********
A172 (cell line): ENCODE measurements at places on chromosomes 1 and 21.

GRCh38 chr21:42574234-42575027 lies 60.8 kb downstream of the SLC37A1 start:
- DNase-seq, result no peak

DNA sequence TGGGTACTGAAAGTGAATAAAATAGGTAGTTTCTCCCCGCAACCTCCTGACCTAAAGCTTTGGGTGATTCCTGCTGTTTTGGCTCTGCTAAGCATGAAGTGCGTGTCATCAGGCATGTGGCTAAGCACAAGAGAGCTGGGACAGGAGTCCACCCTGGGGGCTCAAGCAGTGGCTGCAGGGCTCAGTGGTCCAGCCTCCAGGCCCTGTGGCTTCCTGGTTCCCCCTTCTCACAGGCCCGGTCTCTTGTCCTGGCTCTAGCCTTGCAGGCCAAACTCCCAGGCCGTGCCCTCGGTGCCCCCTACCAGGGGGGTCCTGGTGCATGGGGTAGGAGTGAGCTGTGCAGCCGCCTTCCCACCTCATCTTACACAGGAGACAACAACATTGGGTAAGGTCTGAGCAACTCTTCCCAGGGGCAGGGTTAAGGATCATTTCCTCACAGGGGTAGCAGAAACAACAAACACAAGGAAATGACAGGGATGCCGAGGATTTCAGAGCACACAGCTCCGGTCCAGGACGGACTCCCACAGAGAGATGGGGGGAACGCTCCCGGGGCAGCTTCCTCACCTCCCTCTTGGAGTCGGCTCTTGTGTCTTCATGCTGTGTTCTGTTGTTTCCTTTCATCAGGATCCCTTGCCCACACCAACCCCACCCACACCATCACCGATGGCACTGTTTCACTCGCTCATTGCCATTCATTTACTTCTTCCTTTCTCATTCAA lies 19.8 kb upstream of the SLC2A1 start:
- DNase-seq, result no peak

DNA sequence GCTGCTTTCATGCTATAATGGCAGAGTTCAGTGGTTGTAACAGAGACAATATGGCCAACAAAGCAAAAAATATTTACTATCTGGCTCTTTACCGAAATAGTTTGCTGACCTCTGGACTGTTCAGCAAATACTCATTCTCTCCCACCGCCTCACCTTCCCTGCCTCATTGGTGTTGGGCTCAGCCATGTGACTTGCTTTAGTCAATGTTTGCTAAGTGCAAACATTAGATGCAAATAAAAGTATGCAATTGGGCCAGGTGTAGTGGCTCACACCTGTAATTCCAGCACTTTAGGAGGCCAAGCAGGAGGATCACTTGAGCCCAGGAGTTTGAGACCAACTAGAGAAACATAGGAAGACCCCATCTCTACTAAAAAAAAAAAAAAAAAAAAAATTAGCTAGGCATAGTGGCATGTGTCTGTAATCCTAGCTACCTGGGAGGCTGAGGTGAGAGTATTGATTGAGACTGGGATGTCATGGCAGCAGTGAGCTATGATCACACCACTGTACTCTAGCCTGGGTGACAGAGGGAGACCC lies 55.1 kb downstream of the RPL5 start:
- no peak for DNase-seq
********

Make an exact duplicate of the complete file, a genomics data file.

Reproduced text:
A172 (cell line): ENCODE measurements at places on chromosomes 1 and 21.

GRCh38 chr21:42574234-42575027 lies 60.8 kb downstream of the SLC37A1 start:
- DNase-seq, result no peak

DNA sequence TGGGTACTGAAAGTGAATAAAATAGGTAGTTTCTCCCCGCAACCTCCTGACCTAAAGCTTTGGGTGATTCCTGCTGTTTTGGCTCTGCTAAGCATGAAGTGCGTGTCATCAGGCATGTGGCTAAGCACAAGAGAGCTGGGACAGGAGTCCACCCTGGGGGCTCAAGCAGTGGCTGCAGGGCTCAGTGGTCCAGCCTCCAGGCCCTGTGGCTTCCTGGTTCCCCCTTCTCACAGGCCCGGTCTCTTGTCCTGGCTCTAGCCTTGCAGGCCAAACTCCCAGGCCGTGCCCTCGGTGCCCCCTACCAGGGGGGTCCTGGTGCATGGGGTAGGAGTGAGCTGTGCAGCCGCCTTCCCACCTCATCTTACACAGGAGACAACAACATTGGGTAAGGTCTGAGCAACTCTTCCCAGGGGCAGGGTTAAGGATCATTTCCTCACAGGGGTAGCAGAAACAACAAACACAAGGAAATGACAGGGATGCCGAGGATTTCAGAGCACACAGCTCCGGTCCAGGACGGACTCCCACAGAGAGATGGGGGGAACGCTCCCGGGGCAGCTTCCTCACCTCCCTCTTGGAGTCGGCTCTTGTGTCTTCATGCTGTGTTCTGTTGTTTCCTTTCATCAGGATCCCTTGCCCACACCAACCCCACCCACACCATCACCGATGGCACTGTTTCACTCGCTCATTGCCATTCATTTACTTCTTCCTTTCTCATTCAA lies 19.8 kb upstream of the SLC2A1 start:
- DNase-seq, result no peak

DNA sequence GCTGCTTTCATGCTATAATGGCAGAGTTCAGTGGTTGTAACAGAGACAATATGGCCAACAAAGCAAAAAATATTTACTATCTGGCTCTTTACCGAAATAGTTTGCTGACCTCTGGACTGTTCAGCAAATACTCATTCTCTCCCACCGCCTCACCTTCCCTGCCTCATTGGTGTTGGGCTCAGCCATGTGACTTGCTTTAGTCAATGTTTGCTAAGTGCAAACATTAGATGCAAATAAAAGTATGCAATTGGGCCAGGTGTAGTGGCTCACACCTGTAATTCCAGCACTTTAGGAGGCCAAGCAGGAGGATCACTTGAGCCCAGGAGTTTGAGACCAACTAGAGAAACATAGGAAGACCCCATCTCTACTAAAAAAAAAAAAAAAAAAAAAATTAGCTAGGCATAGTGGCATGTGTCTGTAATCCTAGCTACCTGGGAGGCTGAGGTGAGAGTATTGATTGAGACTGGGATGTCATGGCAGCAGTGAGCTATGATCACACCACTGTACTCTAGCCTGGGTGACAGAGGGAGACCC lies 55.1 kb downstream of the RPL5 start:
- no peak for DNase-seq